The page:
The debate of renting vs buying is one of the biggest decisions a person or family will ever make. If you’re currently renting an apartment or even a home, then you are aware of the steep costs associated with renting. According to recent studies, Americans spend 30% of their monthly income on rent, which is basically the same amount you would budget to own your own home, and rents are continuing to rise at an alarming rate.
Now obviously all of us would prefer to own homes, but one of the biggest road blocks is the down payment. For most of us it’s difficult to know when you’re in a suitable situation to take on such an expense. So timing is everything when it comes to making move like this.
First let’s go over liquidity, meaning the amount of money you have at your disposal. Generally, those who have fewer debts than others are considered liquid enough to afford a down payment. For example, your car is payed off or nearly so, if you have student related expenses those are taken care of. Essentially a significant portion of your finances are not being budgeted to various debts you may owe. Your financial position should tell you whether you are ready to make that move or not. First thing, you need to get a mortgage pre-approval via Lynn Pineda
The difference between being ready and thinking that you’re ready
You have been looking forward to a place you could call yours for ages now. So It’s understandable that the decision to buy a home is at times nagging at you. Most renters find themselves making instinctive decisions, only to find that they were never ready to make the move when they did. There are many financial commitments that come with owning a house, and it is important that you keep them in mind when making your final purchase decisions.
Home inspections will be required. So choosing the best home inspector you can is really important. However, just as important is knowing what home inspection repair costs a buyer shouldn’t make that can kill your deal! Then there are always hidden costs you might not be aware of, and the financial responsibility of taking care if a home needs dedication. You therefore need to be very sure about what you want before diving in. So know in advance the costs homeowners pay that renters don’t and how to prepare for them.
How do your finances affect your moving plans?
Some of us move around a lot, so it doesn’t make sense, financially speaking, to buy a home in one area, only to move to another city or part of the country within the year. In addition, places such as New York are too expensive for homeowners, and moving out of the area is implausible due to work and family demands. So take into consideration where you want to buy your home and how this will impact you with respect to work and your possible need to remain flexible. You may even consider buying a smaller home you can rent out, produce residual income on a monthly basis, and still be able to move from one area to another, as needed. In this way, you can build a Rental Property Portfolio and “start accumulating long term wealth”.
How much of your monthly income should you pledge towards mortgage repayment?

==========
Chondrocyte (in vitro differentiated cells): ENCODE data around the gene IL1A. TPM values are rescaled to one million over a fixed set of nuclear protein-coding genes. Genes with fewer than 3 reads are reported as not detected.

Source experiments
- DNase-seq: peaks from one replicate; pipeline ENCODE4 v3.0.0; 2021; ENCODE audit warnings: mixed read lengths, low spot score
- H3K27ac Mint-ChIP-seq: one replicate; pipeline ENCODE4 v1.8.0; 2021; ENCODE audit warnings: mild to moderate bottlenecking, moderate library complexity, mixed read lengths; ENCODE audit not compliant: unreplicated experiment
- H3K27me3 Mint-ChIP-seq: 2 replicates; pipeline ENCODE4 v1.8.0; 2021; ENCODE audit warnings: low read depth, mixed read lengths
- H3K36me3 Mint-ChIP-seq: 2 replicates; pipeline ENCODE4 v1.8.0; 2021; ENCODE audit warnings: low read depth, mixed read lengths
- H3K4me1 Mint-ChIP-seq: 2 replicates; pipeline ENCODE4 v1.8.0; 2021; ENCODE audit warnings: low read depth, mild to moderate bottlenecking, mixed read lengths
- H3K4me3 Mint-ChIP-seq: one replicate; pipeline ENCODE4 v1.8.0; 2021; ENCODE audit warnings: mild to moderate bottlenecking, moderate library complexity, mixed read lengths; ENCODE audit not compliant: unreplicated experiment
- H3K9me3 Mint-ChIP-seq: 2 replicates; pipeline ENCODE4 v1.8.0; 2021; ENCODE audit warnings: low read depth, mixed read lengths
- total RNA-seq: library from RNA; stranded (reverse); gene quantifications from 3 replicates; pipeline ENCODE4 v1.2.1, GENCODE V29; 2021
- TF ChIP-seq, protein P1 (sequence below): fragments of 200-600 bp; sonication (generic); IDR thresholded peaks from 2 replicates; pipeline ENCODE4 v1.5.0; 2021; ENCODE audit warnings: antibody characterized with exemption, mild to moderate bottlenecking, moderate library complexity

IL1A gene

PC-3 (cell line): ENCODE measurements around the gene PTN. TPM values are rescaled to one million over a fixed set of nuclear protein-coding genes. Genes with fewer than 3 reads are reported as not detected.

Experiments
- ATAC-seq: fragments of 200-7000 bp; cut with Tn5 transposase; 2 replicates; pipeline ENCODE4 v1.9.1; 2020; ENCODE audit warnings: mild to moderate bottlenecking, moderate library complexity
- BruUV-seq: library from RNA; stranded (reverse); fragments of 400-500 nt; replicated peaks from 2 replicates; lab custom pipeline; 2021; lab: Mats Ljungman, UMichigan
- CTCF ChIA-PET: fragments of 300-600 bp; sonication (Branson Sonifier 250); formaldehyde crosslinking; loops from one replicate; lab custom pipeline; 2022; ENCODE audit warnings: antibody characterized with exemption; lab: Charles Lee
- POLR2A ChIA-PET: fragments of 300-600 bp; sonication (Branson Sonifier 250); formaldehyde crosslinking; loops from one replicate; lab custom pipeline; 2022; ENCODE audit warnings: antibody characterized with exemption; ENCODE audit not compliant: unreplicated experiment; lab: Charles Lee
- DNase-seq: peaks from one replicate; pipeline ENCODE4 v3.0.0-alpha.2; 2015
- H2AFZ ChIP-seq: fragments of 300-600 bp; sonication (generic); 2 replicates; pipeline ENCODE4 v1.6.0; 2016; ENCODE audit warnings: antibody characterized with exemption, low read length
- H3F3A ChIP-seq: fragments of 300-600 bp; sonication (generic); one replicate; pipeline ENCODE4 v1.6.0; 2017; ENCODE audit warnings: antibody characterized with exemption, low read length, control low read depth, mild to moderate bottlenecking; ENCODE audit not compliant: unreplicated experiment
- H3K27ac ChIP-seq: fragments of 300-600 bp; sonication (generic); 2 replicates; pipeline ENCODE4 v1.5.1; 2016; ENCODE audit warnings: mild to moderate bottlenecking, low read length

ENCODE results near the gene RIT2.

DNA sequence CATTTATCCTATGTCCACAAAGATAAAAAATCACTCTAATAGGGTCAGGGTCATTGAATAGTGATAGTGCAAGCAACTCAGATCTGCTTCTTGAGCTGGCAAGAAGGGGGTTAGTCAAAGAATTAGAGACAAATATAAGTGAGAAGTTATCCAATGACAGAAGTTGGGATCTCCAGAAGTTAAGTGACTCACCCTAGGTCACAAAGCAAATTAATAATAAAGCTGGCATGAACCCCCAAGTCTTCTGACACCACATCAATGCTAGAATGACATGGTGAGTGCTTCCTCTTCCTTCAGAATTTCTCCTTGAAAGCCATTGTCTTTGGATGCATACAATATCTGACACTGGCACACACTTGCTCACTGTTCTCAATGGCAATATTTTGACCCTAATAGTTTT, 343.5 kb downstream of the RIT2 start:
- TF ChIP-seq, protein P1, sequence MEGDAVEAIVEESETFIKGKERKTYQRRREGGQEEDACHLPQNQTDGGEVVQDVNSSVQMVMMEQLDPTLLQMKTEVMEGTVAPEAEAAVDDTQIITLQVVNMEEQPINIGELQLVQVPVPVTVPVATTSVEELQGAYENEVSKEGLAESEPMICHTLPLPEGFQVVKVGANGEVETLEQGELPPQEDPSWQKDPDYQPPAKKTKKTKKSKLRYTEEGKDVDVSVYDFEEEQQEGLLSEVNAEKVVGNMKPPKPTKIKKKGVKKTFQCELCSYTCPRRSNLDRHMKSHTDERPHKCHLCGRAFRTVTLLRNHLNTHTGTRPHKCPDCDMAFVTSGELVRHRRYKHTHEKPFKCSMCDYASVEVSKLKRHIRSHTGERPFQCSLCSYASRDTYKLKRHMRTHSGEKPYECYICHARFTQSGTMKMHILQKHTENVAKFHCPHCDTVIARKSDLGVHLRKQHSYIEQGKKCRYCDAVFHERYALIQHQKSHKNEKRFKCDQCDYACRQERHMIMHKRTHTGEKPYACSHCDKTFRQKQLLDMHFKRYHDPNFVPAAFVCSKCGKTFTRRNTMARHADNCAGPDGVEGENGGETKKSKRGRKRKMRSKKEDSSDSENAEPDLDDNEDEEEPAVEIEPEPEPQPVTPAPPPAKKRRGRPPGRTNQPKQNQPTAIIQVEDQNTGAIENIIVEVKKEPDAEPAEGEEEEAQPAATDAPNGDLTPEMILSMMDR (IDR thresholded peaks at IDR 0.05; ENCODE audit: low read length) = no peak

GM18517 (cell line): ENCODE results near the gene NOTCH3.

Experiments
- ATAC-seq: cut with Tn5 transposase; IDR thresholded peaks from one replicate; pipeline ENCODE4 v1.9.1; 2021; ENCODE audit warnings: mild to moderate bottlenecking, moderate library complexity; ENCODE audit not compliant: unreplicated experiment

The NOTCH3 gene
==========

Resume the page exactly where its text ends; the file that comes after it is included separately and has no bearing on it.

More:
According to experts, if your mortgage costs 30% or a little less of your monthly income, then that is a feasible rate. You want to live comfortably and enjoy the trimmings of modern living without having to sacrifice too much to your mortgage payment. Think about the percentage you would be comfortable paying as part of the mortgage. The industry has no set percentages, and some lenders are flexible enough to allow you to pay out what is within your comfort zone. Here’s where it helps to have a very well rounded understanding of your general monthly expenditures.
Homes with down payments of less than 20%
Some of us think that when the percentages are too low, that there’s a catch in there somewhere. I encourage having a keen eye when going over the final paper work however, remember it’s perfectly plausible for numbers to vary based on a quite a few variables so be analytical and thoughtful when reviewing. Keep in mind that this 20% is going to rise steadily if the value of the home is too high. At the same time, AVOID going too low on the percentages, because that would translate to high installments, balance is key. Here is a great first time home buyer guide that explains the mortgage process.
To rent or to buy: where is the financial edge?
Again it all really depends on where your finances are at this particular point in time. It makes sense to rent if you think that the down payment on a new home is going to be exacting. Just keep in mind, you are paying your landlords mortgage, instead of your own while building equity. And it makes perfect sense to look around for a home when you are sure you can make the sacrifice without veering too far away from your comfort zone. But there are ways to put little or no money down when buying your first home.
Leveraging on your savings
The beauty with savings is that they give you a lot of flexibility in life. If you save more, then you are in a position to buy more. At the same time, putting up more money upfront ensures that you enjoy less installments and preferable rates in the long-term.
Moving from renting a home to owning one is a big decision. Find a mortgage professional and pick their brains about your ability to make such a transition. Check your credit score and be wary of any additional costs associated with home ownership. And do not forget to lean on the expertise of a great real estate agent to point you in the right direction.
Wendy Weir Relocation – Real Estate Agent, Relocation Specialist, Birmingham, MI
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